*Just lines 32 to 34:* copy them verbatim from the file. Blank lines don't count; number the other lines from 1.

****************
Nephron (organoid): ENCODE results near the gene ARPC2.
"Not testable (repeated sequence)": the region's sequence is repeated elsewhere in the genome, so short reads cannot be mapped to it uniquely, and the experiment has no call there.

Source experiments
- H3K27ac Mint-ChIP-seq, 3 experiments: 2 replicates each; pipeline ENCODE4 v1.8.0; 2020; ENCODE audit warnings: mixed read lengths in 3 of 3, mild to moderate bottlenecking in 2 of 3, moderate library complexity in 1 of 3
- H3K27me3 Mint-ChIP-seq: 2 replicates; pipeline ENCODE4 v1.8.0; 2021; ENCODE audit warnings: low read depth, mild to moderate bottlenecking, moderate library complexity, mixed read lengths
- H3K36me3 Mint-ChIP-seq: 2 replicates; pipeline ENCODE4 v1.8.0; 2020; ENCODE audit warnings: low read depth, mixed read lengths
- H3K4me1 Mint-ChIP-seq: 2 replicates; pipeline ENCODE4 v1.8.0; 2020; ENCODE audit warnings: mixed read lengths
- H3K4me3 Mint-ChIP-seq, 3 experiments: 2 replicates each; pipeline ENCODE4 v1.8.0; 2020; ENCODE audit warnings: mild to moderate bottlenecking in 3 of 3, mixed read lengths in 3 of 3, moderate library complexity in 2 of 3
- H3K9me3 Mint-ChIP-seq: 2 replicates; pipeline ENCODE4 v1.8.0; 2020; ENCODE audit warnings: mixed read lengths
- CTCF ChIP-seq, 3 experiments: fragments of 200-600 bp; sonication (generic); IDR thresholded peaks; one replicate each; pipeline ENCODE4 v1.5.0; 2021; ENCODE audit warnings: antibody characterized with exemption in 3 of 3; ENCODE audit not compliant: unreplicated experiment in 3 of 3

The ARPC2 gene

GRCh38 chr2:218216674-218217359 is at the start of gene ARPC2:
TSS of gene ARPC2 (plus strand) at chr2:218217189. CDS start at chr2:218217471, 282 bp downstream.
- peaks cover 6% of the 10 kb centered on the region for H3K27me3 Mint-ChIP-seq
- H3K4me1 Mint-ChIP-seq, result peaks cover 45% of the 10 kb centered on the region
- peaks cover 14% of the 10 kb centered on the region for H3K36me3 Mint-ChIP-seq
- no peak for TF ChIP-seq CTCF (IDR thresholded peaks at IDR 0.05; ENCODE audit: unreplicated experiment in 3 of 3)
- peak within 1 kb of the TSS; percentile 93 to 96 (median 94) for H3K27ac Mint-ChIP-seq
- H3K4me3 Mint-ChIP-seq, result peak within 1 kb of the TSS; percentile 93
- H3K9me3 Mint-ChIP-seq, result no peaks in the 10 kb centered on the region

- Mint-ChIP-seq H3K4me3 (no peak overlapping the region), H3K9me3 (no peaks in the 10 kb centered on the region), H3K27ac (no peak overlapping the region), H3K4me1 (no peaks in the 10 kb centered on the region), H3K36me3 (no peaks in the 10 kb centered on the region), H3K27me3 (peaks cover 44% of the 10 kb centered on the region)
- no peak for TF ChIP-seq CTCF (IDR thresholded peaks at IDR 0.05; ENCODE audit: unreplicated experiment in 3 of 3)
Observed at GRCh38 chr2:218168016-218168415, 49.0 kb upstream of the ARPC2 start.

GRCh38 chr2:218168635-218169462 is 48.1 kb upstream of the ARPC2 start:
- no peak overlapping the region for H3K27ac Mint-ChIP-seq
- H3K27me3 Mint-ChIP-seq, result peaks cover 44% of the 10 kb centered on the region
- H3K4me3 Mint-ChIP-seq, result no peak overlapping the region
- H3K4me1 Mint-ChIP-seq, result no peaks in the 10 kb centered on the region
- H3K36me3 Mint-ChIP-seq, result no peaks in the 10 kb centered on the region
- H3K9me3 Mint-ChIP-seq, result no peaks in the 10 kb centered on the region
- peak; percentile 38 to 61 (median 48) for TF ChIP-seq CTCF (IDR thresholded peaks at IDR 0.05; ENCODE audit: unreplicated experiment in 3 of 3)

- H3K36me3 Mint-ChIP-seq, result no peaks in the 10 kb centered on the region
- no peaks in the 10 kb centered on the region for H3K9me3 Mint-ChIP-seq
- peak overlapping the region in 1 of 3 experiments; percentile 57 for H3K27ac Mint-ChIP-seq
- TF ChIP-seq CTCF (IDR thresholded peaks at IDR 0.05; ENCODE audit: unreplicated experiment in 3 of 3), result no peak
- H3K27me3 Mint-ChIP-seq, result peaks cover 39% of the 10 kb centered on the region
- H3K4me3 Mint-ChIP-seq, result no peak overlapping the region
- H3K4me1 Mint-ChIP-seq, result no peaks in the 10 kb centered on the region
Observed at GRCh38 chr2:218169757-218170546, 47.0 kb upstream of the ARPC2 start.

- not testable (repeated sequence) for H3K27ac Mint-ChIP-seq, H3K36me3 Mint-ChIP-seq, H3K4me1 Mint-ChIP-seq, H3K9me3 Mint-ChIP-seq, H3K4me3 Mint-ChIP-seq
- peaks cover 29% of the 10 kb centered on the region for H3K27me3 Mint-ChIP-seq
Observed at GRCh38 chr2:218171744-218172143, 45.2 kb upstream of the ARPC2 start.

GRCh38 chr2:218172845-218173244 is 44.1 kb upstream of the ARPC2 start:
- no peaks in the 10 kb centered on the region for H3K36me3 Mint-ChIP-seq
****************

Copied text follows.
- H3K36me3 Mint-ChIP-seq, result no peaks in the 10 kb centered on the region
- no peaks in the 10 kb centered on the region for H3K9me3 Mint-ChIP-seq
- peak overlapping the region in 1 of 3 experiments; percentile 57 for H3K27ac Mint-ChIP-seq